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Faculty Excellence: Michael Middleton

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Michael Middleton, associate professor of education, received a Faculty Excellence Award. Perry Smith, Photographic Services.

One of the first things that strikes you about Mike Middleton isn’t how much he knows—but how much he asks. That’s especially so when you consider his credentials: middle school, high school, and alternative school teacher; nationally-recognized education researcher and author; and academic positions at major universities.

Still, every day, Middleton wonders, “What motivates kids to learn? How do you know which approaches work best, and for which kids? How do you keep everyone in a diverse class motivated and participating?” Middleton’s fascination with these fundamental questions drives his research into educational motivation. It also inspires his students here, and long after they graduate.

“My evolution as a teacher parallels my evolution as a learner,” says Middleton, who joined UNH in 2001. “Some people say that good teachers are born to teach, but I would say that’s not necessarily true. It takes a lot of time and hard work to develop the expertise to teach effectively.”

Middleton’s students consistently give him the highest ratings, whether they are taking a first-year Discovery Program course, working in a master’s-level teaching internship at a public school, or tackling Middleton’s doctoral-level seminar on advanced psychology of human learning. One typical review summed it simply: “Mike is fabulous. Best instructor I have ever had.”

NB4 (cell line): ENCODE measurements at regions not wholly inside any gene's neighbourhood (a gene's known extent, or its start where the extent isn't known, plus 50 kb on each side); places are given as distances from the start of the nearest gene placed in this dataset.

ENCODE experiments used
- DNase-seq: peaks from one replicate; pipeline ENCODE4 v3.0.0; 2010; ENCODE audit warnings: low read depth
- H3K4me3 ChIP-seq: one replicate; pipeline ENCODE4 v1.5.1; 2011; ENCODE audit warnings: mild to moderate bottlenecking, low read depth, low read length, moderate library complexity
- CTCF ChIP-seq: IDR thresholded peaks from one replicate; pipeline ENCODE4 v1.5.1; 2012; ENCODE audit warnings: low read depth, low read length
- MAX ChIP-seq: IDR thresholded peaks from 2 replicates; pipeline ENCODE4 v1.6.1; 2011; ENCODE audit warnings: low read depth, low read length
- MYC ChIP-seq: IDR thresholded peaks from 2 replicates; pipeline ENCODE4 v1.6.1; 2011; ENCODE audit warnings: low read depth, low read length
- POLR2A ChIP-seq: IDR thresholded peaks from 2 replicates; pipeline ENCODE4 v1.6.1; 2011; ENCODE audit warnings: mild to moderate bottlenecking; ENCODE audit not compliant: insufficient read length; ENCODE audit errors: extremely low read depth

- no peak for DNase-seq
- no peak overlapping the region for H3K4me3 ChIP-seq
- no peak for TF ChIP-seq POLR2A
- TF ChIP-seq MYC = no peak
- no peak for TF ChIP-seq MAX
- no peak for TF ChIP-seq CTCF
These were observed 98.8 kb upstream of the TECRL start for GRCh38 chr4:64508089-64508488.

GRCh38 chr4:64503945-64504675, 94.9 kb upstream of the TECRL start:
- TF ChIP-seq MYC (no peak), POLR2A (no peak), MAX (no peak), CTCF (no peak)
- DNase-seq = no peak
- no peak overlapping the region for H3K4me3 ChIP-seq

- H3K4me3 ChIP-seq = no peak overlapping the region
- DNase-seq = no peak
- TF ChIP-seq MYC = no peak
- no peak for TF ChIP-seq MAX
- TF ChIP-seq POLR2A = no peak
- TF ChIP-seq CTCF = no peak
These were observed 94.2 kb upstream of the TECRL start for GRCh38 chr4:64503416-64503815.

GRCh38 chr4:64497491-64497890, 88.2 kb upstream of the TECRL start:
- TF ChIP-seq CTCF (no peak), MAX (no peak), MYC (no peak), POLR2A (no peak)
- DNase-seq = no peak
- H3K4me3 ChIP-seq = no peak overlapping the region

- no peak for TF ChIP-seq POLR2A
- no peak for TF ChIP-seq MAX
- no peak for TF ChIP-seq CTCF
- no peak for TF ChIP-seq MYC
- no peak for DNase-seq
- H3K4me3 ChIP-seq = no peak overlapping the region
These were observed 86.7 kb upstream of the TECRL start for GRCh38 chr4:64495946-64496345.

Middleton became interested in motivation when he landed his first job: teaching math at an alternative high school. Many of his students came to the school with a host of problems—and a fragile sense of their own ability to learn and achieve.

“The hardest challenge educators face is changing a child’s belief in their ability to learn,” says Middleton, who earned a combined PhD in education and psychology.

Recently elected chairperson of the Department of Education, Middleton is now researching the motivation issues faced by students from rural and indigenous cultures in New Hampshire, North Dakota, Belize, and Taiwan. He and his colleague Eleanor Abrams are particularly interested in how teaching techniques might be adapted to encourage science education among such populations. This fall, they will collaborate across campus to bring a regional conference on indigenous education to UNH.

 

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